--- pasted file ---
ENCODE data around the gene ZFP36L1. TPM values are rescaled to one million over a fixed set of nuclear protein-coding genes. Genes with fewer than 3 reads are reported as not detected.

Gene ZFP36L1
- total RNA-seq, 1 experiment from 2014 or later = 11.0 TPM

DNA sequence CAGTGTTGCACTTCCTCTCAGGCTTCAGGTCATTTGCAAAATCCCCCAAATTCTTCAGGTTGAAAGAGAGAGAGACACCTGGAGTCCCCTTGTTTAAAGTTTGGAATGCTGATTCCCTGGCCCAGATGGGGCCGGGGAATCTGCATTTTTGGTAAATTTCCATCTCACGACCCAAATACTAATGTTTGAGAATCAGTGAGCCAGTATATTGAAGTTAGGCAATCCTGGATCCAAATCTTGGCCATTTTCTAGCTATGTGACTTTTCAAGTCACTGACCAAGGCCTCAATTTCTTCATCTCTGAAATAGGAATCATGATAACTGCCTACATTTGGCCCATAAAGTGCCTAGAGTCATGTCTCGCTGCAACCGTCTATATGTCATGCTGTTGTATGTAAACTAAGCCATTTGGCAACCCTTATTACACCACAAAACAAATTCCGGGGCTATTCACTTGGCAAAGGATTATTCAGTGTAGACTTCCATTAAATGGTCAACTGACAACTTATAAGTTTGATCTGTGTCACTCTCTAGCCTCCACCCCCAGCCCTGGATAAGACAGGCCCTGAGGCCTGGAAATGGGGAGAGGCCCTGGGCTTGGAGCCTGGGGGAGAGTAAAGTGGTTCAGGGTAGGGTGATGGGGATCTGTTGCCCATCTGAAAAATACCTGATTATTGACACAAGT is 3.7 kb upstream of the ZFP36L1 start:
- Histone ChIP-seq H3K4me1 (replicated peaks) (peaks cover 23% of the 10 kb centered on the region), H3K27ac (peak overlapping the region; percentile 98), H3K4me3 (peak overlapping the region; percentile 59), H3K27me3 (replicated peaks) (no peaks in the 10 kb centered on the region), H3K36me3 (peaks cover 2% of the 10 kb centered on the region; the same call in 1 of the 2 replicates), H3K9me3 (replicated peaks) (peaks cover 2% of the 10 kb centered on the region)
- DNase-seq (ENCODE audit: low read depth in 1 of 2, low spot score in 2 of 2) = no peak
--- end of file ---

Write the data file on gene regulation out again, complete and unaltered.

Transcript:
ENCODE data around the gene ZFP36L1. TPM values are rescaled to one million over a fixed set of nuclear protein-coding genes. Genes with fewer than 3 reads are reported as not detected.

Gene ZFP36L1
- total RNA-seq, 1 experiment from 2014 or later = 11.0 TPM

DNA sequence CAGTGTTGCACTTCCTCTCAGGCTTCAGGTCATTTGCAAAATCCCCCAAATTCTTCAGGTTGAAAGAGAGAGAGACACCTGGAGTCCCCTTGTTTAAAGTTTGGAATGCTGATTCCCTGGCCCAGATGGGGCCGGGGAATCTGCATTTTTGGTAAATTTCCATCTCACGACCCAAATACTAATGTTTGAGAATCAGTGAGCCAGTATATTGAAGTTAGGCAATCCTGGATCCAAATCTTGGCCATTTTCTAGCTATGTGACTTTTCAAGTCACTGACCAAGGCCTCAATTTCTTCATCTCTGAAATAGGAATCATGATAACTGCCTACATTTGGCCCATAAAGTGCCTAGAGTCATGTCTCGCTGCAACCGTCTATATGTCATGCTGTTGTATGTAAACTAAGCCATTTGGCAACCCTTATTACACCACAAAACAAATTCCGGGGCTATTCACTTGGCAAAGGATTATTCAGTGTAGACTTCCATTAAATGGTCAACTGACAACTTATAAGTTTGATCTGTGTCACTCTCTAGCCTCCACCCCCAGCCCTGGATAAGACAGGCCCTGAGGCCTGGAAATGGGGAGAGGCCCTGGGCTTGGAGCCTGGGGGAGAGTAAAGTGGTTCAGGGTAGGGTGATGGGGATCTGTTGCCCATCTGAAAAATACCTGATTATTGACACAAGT is 3.7 kb upstream of the ZFP36L1 start:
- Histone ChIP-seq H3K4me1 (replicated peaks) (peaks cover 23% of the 10 kb centered on the region), H3K27ac (peak overlapping the region; percentile 98), H3K4me3 (peak overlapping the region; percentile 59), H3K27me3 (replicated peaks) (no peaks in the 10 kb centered on the region), H3K36me3 (peaks cover 2% of the 10 kb centered on the region; the same call in 1 of the 2 replicates), H3K9me3 (replicated peaks) (peaks cover 2% of the 10 kb centered on the region)
- DNase-seq (ENCODE audit: low read depth in 1 of 2, low spot score in 2 of 2) = no peak